Sen. Mitt Romney (R-Utah) slammed federal distribution of the coronavirus vaccine on Friday, calling the lack of a comprehensive strategy “inexcusable.”
Romney called the unprecedented rapid vaccine development “a tribute to the [National Institutes of Health], the [Food and Drug Administration] and to the professionals in the pharmaceutical industry.”
However, he said, “unlike the development of the vaccines, the vaccination process itself is falling behind. It was unrealistic to assume that the health care workers already overburdened with COVID care could take on a massive vaccination program. So too is the claim that CVS and Walgreens will save the day: they don’t have excess personnel available to inoculate millions of Americans.”
The senator went on to suggest a plan in which “every medical professional, retired or active, who is not currently engaged in the delivery of care” is trained to administer the shot, with states establishing vaccination sites throughout their borders. A schedule could then be established based on patient risk and birthdate.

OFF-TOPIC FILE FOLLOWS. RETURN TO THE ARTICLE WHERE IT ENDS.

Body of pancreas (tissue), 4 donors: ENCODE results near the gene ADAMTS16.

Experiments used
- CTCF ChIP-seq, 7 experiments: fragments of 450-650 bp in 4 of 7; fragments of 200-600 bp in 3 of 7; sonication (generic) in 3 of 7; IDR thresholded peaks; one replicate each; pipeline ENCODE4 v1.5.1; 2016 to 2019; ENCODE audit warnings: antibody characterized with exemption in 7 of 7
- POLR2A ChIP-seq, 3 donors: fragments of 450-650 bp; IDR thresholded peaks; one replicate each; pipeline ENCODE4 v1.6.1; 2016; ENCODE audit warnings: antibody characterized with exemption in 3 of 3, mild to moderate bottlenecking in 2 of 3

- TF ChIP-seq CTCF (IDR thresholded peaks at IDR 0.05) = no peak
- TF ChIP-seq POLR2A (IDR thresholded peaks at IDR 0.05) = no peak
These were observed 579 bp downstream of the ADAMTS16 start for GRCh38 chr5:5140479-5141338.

“The current program is woefully behind despite the fact that it encompasses the two easiest populations to vaccinate: frontline workers and long-term care residents,” he said. “Unless new strategies and plans are undertaken, the deadly delays may be compounded as broader and more complex populations are added. We are already behind; urgent action now can help us catch up.”
National public health officials have also expressed concerns about the handling of vaccine distribution thus far.
"We would have liked to have seen it run smoothly and have 20 million doses into people today by the end of the 2020, which was the projection," Anthony Fauci, the nation’s top infectious diseases expert, told “Today” earlier this week.
White House testing czar Adm. Brett Giroir, meanwhile, told CNN Thursday that officials "need to be doing a better job, but all vaccine programs start somewhat slow.”